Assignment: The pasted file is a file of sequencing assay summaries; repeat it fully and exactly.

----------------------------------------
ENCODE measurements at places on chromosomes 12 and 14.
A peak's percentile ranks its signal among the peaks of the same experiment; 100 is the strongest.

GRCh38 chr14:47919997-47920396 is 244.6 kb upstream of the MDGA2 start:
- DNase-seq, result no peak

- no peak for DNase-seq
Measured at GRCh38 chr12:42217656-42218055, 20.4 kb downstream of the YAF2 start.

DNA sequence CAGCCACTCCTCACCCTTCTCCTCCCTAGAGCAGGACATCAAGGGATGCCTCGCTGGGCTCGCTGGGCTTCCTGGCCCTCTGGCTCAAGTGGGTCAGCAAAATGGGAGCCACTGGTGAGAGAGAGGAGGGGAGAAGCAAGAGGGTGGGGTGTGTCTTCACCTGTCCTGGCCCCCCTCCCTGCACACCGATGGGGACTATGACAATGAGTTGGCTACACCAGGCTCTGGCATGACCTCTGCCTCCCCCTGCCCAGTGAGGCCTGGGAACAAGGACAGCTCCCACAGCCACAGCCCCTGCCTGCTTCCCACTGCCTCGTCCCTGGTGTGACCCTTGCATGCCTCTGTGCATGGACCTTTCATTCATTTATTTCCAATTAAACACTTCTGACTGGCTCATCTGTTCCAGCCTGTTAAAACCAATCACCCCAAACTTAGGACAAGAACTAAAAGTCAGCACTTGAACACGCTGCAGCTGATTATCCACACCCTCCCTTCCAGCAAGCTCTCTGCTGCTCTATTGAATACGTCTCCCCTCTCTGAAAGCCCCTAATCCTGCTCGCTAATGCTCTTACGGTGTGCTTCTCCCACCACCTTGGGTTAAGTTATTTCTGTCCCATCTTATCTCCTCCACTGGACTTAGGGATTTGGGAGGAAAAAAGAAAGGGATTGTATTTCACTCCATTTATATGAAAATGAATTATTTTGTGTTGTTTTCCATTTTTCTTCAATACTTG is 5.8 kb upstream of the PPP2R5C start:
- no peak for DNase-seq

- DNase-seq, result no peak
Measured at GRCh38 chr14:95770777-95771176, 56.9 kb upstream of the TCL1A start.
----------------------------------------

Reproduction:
ENCODE measurements at places on chromosomes 12 and 14.
A peak's percentile ranks its signal among the peaks of the same experiment; 100 is the strongest.

GRCh38 chr14:47919997-47920396 is 244.6 kb upstream of the MDGA2 start:
- DNase-seq, result no peak

- no peak for DNase-seq
Measured at GRCh38 chr12:42217656-42218055, 20.4 kb downstream of the YAF2 start.

DNA sequence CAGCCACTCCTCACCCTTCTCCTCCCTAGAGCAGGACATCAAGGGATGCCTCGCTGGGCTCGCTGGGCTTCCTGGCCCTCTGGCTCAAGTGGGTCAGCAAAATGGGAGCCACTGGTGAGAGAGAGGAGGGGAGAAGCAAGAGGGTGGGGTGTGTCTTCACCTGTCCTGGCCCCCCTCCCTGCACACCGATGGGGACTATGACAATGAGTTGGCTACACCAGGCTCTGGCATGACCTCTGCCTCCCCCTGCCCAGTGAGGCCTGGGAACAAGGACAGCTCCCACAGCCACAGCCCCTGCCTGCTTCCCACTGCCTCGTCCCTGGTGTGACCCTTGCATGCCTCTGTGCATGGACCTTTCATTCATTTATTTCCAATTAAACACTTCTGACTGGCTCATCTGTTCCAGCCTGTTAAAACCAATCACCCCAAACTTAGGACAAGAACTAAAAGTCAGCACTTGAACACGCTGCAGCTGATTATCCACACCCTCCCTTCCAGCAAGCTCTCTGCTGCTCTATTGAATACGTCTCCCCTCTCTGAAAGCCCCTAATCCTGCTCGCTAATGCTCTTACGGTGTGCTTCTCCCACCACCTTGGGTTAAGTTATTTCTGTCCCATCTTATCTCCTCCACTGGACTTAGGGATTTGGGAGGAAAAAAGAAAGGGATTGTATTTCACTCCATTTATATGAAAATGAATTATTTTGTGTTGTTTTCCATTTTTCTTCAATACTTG is 5.8 kb upstream of the PPP2R5C start:
- no peak for DNase-seq

- DNase-seq, result no peak
Measured at GRCh38 chr14:95770777-95771176, 56.9 kb upstream of the TCL1A start.